The present invention is a menu emulation method for use in content browsers which overcomes the deficiencies of the prior art. Specifically, the method can include the steps of encoding a form-submit element with a menu-item description and an associated graphical icon denoting a selectable menu; disposing the encoded form-submit element in network distributable markup and distributing the markup to a content browser. Responsive to a selection of one of the menu-item description and the graphical icon, a graphical menu-structure encoded in at least one additional form-submit element can be further distributed over the network to the content browser.
In the method of the invention, the encoding step can include the step of embedding in a markup representation of the form-submit element, a network reference to a server configured to produce enhanced graphical menu images. In particular, the network reference can include a textual menu-item description and a menu type. Responsive to a selection of the encoded form-submit element embedded in the table cell, a graphical menu-structure encoded in at least one additional form-submit element can be assembled.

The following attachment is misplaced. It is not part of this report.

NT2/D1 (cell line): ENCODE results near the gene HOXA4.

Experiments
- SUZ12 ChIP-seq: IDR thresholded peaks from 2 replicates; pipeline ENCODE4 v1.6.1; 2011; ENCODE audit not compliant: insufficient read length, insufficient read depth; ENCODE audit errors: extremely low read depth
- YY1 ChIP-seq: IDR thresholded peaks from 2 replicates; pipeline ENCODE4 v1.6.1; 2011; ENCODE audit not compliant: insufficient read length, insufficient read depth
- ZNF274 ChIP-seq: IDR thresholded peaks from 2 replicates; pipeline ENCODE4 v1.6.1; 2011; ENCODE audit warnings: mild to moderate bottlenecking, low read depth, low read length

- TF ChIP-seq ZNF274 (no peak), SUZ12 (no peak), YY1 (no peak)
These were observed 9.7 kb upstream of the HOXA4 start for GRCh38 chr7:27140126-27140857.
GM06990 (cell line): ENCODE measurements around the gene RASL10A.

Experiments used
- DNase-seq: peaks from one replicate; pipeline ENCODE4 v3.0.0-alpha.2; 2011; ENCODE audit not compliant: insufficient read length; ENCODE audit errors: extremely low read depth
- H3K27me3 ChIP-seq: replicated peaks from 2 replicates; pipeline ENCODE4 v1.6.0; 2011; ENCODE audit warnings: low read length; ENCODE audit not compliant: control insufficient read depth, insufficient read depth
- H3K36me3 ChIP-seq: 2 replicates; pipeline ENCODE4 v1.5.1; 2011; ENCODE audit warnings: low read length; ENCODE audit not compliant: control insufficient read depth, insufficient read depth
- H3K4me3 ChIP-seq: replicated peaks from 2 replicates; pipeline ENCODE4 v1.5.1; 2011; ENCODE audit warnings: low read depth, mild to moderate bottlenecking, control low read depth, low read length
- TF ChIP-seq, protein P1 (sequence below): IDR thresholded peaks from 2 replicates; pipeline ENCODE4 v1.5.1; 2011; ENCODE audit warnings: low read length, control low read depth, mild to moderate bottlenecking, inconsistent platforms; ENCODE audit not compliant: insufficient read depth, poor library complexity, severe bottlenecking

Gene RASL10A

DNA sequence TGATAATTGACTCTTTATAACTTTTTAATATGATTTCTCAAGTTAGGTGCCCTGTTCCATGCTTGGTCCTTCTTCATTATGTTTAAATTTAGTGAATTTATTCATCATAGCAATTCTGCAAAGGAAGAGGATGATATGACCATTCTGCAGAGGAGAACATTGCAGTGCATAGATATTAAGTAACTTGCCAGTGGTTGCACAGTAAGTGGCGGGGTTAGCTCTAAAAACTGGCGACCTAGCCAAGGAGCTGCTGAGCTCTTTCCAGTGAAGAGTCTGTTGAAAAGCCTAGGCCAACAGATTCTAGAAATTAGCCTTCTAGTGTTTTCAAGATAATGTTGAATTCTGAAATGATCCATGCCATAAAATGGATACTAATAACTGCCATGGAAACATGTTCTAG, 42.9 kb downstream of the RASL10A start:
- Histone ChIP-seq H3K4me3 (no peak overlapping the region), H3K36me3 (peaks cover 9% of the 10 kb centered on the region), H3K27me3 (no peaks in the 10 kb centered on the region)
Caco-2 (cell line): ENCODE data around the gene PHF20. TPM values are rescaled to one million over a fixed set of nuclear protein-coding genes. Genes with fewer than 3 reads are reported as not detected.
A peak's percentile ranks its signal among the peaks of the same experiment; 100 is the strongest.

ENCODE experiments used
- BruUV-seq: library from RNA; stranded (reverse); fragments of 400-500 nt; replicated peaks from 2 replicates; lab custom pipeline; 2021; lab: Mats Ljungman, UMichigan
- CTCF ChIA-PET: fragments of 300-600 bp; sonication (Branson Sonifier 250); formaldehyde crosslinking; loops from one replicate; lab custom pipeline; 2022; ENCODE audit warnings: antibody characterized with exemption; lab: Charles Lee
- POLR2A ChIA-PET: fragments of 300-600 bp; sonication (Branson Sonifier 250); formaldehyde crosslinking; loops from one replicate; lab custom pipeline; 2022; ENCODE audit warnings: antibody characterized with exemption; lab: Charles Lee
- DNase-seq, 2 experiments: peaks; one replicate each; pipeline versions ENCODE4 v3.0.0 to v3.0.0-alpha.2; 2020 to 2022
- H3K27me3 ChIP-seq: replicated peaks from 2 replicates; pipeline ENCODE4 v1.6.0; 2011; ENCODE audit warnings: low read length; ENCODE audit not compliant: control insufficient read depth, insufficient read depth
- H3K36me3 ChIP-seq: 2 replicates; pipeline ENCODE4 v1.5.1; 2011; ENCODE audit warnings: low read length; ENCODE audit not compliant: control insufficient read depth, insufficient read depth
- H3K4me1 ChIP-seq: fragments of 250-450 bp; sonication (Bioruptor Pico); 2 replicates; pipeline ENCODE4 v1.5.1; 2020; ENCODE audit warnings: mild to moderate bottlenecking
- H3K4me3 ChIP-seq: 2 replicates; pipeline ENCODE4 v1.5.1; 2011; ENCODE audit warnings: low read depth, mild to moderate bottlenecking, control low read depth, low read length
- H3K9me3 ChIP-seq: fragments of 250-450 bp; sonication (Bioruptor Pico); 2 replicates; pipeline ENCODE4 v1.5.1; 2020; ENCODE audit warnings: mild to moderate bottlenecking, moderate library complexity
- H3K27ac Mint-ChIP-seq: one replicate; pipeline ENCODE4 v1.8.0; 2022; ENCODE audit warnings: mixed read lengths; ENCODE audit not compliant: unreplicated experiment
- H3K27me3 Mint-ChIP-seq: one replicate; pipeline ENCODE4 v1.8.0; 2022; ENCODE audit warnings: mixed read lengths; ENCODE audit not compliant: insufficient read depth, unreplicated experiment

Subsequently, the encoded form-submit element embedded in the table cell can be replaced with the graphical menu-structure. Additionally, the table cell can be formatted with a background color which differs from the background colors of other table cells in the table. Notably, the assembling step can include generating a graphical display of a menu-structure, the display including at least one of a textual menu action, a graphically selectable menu action, and a nested menu structure.
In one aspect of the invention, the disposing step can include the step of embedding the encoded form-submit element in network distributable markup defining a table cell in a table; formatting the table cell with a background color matching the background colors of other table cells in the table; and, distributing the markup, upon request, to a content browser. In particular, the disposing step can include embedding the encoded form-submit element in network distributable markup defining a table cell in a table row in a table; further embedding other encoded form-submit elements in other table cells in the table row; and, formatting each the table cell with a first background color.